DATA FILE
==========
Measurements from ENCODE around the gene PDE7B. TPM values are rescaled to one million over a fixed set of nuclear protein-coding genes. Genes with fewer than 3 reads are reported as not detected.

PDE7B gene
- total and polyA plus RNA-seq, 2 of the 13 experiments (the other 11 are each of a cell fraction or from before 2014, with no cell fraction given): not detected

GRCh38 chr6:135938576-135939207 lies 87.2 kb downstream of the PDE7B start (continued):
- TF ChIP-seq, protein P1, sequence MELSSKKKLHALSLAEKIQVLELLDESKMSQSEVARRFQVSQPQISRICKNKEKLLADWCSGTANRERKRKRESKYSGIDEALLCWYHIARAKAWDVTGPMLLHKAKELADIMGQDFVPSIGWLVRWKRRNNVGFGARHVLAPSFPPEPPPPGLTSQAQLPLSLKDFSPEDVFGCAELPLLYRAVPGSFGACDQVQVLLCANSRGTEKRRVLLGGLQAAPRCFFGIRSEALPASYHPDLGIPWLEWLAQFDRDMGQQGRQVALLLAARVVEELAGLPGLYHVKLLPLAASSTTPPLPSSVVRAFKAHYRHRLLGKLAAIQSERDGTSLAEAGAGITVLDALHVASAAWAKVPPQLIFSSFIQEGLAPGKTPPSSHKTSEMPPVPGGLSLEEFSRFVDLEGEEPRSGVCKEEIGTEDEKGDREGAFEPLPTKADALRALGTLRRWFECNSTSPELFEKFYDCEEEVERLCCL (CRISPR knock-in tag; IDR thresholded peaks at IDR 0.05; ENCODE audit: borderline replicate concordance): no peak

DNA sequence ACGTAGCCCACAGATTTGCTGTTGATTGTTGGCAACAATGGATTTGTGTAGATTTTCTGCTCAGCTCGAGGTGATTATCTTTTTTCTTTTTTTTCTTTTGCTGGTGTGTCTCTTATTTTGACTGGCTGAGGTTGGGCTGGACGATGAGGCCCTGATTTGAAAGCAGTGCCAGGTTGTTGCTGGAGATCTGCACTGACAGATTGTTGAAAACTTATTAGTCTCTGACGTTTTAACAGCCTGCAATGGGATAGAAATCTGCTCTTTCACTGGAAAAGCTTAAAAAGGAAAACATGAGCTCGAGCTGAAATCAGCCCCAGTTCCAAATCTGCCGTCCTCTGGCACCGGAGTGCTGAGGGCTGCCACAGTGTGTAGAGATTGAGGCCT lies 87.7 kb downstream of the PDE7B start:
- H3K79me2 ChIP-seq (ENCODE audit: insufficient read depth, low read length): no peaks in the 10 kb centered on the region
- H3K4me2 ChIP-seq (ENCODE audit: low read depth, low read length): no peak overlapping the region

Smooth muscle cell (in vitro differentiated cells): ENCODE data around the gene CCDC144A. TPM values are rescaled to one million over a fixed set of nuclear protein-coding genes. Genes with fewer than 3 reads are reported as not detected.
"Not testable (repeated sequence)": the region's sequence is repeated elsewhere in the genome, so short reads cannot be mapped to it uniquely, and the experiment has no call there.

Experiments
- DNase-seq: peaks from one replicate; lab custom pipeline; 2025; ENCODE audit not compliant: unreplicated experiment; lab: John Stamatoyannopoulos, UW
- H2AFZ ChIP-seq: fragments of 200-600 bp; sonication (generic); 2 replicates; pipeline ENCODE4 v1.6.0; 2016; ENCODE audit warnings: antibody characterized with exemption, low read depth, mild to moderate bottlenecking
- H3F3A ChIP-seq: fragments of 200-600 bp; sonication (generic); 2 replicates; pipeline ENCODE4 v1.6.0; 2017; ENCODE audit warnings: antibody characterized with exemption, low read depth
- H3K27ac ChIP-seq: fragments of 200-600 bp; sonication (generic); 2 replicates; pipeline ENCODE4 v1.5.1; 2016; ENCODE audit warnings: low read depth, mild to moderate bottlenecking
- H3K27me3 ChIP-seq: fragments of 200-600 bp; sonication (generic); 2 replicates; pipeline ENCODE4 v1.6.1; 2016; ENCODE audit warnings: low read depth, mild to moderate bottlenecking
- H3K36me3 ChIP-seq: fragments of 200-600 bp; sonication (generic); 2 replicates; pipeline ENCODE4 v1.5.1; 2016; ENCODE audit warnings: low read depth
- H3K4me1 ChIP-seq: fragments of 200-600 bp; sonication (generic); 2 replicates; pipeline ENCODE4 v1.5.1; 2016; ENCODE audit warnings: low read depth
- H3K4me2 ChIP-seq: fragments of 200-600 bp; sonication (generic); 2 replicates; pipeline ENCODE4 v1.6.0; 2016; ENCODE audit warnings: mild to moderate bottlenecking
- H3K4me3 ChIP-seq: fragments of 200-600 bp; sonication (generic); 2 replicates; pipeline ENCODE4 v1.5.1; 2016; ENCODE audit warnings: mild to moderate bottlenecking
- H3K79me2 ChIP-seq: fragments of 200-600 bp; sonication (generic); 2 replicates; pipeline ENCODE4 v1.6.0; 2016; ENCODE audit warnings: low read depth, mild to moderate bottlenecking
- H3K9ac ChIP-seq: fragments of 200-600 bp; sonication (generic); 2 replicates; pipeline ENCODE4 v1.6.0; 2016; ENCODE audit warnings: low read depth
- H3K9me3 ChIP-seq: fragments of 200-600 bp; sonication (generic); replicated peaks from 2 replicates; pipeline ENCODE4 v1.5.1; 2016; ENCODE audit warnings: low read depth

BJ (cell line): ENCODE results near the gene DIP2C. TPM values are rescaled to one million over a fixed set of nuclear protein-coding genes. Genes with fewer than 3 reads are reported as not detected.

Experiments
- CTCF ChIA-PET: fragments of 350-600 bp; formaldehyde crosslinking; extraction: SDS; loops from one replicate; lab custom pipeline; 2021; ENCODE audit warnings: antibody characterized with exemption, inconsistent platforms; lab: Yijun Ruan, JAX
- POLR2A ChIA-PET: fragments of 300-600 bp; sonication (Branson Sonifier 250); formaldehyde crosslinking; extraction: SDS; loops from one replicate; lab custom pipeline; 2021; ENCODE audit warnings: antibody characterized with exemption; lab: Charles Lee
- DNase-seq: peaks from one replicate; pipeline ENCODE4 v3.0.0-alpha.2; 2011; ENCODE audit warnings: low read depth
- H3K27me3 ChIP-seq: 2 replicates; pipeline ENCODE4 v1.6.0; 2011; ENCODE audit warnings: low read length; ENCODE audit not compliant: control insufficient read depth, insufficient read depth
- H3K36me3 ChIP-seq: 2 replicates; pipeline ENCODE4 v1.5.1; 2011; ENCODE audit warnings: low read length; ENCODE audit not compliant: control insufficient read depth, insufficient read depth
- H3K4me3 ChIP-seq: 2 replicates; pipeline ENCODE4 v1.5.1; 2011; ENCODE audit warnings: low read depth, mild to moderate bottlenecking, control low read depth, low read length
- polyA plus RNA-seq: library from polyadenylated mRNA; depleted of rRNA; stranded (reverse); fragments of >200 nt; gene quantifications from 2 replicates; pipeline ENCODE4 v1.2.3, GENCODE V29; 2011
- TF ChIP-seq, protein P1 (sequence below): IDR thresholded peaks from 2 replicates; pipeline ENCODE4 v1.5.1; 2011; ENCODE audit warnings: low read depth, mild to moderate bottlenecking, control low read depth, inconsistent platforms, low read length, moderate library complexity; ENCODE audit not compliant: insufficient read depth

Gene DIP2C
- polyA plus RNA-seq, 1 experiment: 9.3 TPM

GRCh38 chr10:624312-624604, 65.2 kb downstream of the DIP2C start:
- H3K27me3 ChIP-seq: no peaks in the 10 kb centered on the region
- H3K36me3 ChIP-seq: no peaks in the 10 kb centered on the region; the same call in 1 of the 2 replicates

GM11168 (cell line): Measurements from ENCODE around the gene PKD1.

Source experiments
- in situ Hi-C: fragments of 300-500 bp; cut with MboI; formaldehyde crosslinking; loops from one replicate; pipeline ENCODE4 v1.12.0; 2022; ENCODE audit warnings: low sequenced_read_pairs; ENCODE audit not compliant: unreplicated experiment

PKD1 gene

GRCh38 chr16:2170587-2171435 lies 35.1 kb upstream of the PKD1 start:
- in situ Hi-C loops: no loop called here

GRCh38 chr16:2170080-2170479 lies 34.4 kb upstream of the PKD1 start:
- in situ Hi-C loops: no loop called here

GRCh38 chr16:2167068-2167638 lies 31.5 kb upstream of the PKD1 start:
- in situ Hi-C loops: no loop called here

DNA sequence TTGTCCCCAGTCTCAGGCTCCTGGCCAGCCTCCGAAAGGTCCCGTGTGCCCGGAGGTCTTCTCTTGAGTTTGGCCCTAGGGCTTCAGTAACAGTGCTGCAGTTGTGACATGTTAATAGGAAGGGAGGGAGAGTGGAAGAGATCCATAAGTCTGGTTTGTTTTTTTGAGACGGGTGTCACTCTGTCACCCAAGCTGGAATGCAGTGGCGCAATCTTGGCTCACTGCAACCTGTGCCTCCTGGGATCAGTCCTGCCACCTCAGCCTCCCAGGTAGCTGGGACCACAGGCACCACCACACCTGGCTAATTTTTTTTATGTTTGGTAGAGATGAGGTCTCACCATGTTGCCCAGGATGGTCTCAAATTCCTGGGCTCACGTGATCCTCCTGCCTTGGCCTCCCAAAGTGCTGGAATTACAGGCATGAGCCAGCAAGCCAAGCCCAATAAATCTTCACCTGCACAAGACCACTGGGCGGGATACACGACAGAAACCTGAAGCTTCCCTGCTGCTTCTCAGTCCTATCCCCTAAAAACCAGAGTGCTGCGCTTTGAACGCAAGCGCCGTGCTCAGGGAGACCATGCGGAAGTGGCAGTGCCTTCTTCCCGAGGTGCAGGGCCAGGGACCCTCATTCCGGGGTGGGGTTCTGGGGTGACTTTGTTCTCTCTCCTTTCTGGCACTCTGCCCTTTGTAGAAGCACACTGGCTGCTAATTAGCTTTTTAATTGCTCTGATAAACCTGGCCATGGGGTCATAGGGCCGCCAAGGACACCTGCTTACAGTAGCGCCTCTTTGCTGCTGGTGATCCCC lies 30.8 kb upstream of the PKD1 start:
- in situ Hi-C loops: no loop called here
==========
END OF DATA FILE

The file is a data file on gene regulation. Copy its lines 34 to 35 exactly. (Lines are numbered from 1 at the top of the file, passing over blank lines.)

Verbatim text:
Gene DIP2C
- polyA plus RNA-seq, 1 experiment: 9.3 TPM